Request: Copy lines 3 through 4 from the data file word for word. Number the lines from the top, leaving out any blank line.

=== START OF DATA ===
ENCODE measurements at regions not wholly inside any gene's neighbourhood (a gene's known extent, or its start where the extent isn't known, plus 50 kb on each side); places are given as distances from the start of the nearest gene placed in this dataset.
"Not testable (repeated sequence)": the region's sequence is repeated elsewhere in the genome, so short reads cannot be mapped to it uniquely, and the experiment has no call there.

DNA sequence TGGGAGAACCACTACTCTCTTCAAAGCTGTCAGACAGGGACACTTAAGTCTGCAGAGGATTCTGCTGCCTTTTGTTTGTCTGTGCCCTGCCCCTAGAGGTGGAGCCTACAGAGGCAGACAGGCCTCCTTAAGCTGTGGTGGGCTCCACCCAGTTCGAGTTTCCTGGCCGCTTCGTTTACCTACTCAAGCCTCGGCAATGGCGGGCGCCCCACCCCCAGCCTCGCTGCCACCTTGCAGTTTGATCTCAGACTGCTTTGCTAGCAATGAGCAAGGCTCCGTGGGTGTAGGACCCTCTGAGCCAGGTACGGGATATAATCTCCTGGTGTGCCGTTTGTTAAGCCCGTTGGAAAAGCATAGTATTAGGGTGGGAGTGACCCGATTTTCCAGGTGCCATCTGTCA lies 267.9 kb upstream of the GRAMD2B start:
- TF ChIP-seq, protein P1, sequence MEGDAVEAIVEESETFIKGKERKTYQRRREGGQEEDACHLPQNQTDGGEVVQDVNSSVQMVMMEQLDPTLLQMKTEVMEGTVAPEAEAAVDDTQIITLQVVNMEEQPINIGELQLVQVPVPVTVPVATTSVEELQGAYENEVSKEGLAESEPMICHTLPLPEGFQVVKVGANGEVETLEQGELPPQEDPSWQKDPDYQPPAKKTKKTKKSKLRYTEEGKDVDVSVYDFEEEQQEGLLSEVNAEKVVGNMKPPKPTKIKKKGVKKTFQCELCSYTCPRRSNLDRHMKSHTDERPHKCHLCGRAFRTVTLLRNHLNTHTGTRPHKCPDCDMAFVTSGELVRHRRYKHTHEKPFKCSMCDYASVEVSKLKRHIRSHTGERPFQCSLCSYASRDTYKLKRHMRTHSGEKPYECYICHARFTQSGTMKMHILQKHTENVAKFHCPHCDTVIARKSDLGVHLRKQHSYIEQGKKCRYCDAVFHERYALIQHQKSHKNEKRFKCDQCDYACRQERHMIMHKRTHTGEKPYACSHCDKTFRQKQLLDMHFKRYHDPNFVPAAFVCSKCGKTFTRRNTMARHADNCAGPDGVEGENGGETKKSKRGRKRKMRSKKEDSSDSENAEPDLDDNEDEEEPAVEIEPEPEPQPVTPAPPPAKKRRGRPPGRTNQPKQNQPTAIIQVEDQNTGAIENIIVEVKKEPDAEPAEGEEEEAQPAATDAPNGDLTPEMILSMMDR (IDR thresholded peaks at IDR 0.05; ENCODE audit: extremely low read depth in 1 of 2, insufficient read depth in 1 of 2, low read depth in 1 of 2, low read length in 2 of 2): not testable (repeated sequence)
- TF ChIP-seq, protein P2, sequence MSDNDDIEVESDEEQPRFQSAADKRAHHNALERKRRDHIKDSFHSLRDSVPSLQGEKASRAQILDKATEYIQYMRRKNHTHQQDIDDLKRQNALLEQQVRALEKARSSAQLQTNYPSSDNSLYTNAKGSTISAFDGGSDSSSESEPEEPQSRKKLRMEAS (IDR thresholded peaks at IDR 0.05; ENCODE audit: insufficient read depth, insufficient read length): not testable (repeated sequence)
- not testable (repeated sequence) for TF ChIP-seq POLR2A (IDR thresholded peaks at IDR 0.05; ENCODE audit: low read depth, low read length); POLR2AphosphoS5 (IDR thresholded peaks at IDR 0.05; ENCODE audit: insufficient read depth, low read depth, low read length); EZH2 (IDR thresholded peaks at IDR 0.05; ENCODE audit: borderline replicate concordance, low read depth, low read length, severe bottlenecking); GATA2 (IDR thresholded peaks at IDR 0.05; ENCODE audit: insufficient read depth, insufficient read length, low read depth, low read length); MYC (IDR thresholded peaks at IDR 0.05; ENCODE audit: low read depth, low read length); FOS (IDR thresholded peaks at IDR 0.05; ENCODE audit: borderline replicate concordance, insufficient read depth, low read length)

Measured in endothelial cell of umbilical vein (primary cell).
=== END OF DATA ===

DNA sequence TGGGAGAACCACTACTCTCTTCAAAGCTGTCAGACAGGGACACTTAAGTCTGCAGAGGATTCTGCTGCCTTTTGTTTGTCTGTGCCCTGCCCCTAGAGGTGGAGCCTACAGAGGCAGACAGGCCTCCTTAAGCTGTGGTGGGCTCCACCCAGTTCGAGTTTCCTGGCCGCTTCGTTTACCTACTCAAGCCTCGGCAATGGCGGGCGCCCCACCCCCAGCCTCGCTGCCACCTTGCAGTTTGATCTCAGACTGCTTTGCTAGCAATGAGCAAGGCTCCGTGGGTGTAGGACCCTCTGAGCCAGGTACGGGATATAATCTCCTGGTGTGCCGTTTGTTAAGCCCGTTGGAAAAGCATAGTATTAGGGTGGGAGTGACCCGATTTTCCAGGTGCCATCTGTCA lies 267.9 kb upstream of the GRAMD2B start:
- TF ChIP-seq, protein P1, sequence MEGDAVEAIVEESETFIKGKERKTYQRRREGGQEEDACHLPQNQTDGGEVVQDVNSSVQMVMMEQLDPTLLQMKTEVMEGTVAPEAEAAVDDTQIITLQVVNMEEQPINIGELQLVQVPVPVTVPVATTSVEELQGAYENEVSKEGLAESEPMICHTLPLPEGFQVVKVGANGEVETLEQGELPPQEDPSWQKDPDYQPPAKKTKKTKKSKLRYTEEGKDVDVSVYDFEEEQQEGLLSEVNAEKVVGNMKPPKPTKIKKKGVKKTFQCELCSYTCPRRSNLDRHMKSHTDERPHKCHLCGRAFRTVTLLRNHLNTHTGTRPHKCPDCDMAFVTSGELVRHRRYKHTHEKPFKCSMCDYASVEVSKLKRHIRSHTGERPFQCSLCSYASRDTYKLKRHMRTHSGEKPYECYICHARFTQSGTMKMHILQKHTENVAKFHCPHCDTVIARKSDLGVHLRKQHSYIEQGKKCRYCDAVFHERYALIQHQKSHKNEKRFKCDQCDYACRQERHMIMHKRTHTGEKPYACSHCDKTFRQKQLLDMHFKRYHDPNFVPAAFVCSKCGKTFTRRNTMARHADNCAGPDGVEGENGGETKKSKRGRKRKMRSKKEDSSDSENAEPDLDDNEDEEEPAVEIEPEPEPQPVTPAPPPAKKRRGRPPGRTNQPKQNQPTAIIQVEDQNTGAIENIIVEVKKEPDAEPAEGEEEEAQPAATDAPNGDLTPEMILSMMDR (IDR thresholded peaks at IDR 0.05; ENCODE audit: extremely low read depth in 1 of 2, insufficient read depth in 1 of 2, low read depth in 1 of 2, low read length in 2 of 2): not testable (repeated sequence)